In the interwar period the “Tommy Gun” or “Chicago Typewriter” became notorious in the U.S. as a gangster’s weapon; the image of pinstripe-suited James Cagney types wielding drum-magazine Thompson’s caused some military planners to shun the weapon.
However, the FBI and other U.S. police forces themselves showed no reluctance to use and prominently display these weapons. Eventually, the submachine gun was gradually accepted by many military organizations, especially as World War II loomed, with many countries developing their own designs.
World War II
The Italians were among the first to develop submachine guns during World War I. However, they were slow to produce them during World War II.
The Beretta Model 1938 was not available in large numbers until 1943. The 38 was made in a successive series of improved and simplified models all sharing the same basic layout.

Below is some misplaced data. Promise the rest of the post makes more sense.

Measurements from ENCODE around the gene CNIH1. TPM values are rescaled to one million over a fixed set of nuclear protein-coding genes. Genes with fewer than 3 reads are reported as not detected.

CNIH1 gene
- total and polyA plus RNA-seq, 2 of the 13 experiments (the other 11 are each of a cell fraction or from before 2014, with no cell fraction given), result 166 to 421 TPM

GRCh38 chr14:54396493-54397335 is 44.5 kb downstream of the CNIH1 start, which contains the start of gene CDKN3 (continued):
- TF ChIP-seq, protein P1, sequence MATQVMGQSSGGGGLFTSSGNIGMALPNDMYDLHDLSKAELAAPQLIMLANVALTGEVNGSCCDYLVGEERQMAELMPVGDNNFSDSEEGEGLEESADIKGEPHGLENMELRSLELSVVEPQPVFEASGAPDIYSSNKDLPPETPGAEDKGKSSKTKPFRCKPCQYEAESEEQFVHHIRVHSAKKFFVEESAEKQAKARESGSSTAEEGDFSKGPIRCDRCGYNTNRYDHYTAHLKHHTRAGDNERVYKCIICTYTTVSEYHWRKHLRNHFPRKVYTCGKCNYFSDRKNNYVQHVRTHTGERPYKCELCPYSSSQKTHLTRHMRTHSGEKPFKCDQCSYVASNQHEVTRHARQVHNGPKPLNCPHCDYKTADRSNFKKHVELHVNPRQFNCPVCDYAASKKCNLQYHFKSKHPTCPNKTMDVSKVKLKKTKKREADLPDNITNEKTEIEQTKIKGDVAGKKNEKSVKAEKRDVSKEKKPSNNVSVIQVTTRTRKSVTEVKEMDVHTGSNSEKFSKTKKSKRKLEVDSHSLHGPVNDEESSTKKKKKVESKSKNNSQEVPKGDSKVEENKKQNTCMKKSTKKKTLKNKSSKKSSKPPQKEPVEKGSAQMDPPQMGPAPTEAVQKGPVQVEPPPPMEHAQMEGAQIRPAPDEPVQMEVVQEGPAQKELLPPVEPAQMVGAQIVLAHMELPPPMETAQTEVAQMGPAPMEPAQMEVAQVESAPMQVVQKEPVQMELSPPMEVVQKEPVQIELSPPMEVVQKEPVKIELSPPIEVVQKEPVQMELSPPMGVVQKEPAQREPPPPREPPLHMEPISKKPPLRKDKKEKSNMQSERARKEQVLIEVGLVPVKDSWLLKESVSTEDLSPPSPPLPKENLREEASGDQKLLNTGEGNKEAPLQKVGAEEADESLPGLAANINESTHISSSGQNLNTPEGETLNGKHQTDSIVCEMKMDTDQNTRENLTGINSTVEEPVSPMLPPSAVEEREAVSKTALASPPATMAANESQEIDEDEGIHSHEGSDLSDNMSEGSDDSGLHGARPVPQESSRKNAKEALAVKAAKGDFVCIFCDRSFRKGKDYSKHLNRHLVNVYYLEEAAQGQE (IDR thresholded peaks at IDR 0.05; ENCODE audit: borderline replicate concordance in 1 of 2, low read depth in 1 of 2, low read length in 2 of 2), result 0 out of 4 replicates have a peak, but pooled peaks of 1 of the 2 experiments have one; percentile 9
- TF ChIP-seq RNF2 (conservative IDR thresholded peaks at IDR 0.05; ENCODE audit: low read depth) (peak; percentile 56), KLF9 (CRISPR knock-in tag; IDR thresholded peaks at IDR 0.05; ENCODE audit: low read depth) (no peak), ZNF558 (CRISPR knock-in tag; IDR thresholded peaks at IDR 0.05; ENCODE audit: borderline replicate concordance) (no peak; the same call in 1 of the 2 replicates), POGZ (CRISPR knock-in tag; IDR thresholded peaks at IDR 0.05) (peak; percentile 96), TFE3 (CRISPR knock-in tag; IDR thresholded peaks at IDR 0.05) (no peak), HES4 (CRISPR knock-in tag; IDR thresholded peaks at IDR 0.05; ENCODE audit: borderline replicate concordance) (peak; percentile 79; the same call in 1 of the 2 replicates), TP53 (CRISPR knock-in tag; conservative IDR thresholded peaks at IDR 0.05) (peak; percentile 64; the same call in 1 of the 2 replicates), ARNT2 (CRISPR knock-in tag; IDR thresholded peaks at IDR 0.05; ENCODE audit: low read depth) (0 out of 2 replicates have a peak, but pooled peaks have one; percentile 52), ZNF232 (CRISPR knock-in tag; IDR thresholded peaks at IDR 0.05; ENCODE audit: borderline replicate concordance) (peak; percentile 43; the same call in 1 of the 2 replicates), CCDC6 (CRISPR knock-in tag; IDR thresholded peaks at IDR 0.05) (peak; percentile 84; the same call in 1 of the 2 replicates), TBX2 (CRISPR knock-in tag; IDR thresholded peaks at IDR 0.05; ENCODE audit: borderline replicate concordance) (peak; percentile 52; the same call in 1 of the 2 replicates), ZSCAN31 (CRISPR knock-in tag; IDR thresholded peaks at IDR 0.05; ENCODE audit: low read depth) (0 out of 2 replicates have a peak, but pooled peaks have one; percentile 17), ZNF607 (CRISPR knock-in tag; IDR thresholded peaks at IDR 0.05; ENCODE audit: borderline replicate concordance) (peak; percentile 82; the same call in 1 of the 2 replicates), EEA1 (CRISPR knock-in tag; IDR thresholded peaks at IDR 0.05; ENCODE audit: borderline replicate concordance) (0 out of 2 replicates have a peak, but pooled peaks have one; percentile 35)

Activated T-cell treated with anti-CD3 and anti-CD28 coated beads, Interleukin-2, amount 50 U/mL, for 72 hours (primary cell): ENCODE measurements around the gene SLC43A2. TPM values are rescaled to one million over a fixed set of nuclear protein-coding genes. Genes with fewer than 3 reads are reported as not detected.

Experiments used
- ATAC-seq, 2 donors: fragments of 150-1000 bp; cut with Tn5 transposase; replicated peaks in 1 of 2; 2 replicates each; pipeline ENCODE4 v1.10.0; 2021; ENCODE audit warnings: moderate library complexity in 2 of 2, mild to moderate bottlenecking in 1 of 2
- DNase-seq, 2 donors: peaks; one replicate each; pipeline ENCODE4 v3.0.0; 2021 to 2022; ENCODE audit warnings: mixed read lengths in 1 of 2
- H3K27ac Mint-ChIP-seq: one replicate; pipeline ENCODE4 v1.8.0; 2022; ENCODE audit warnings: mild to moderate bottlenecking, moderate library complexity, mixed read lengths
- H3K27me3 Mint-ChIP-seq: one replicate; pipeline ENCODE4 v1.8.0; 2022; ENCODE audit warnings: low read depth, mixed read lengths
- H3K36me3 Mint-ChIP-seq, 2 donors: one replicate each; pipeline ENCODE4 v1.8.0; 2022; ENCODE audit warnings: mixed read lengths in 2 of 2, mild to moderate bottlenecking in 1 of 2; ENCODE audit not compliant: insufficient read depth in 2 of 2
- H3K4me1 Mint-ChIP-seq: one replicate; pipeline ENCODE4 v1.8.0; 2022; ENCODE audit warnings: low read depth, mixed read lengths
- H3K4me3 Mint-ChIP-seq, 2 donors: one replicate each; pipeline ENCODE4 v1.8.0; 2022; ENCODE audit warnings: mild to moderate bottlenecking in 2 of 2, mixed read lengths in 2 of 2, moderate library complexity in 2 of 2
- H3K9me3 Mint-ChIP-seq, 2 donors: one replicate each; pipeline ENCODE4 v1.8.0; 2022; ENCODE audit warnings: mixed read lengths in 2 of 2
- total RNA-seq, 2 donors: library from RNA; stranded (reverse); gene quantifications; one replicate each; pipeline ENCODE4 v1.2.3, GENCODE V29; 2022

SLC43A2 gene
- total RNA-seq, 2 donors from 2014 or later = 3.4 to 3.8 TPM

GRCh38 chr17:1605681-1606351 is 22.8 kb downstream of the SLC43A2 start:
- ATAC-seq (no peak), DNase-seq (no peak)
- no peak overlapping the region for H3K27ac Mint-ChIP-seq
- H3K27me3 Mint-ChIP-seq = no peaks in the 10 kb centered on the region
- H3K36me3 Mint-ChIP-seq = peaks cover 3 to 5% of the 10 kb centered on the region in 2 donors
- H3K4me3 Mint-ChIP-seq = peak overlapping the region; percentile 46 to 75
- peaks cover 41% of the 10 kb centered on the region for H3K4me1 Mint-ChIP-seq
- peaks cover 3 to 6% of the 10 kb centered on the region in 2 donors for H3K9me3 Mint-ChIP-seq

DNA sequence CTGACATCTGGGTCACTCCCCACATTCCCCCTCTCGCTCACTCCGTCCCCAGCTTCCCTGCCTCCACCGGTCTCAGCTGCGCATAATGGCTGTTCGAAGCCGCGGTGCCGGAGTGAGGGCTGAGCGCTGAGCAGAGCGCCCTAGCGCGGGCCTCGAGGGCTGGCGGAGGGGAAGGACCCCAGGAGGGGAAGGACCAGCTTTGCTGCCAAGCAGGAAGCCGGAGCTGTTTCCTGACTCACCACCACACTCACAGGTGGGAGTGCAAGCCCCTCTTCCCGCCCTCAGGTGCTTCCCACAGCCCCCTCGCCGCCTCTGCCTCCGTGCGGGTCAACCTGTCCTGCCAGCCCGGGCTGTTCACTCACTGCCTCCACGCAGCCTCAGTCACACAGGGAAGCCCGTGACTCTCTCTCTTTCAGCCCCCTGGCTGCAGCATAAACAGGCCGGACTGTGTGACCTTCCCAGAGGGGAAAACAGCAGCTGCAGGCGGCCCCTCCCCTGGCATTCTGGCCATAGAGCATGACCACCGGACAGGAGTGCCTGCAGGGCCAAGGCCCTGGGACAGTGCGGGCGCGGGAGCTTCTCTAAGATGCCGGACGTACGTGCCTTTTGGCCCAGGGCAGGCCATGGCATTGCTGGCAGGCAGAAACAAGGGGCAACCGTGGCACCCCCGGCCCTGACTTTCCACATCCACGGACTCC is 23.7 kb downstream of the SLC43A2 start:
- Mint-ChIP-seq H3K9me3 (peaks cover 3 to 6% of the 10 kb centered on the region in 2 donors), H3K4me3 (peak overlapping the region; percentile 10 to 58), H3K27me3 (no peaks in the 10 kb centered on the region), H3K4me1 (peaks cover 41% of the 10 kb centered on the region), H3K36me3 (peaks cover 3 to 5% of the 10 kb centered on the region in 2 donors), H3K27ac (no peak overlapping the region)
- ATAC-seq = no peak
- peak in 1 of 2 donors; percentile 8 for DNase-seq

The Beretta has two triggers, the front for semi-auto and rear for full-auto. Most models use standard wooden stocks, although some models were fitted with an MP 40-style under-folding stock and are commonly mistaken for the German SMG.
It is considered the most successful and effective Italian small arm of World War II. The 38 series is the longest serving of the world’s SMGs, as later models can still be seen in the hands of Italian military and police forces.
However, the MP38 production was still just starting and only a few thousand were in service at the time. It proved to be far more practical and effective in close quarters combat than the standard-issue German Kar 98K bolt-action rifle.
The MP40 was lighter than the MP38. It also used more stamped parts, making it faster and cheaper to produce.
During the Winter War, the badly outnumbered Finnish used the Suomi KP/-31 in large numbers against the Russians with devastating effect. Finnish ski troops became known for appearing out of the woods on one side of a road, raking Soviet columns with SMG fire and disappearing back into the woods on the other side.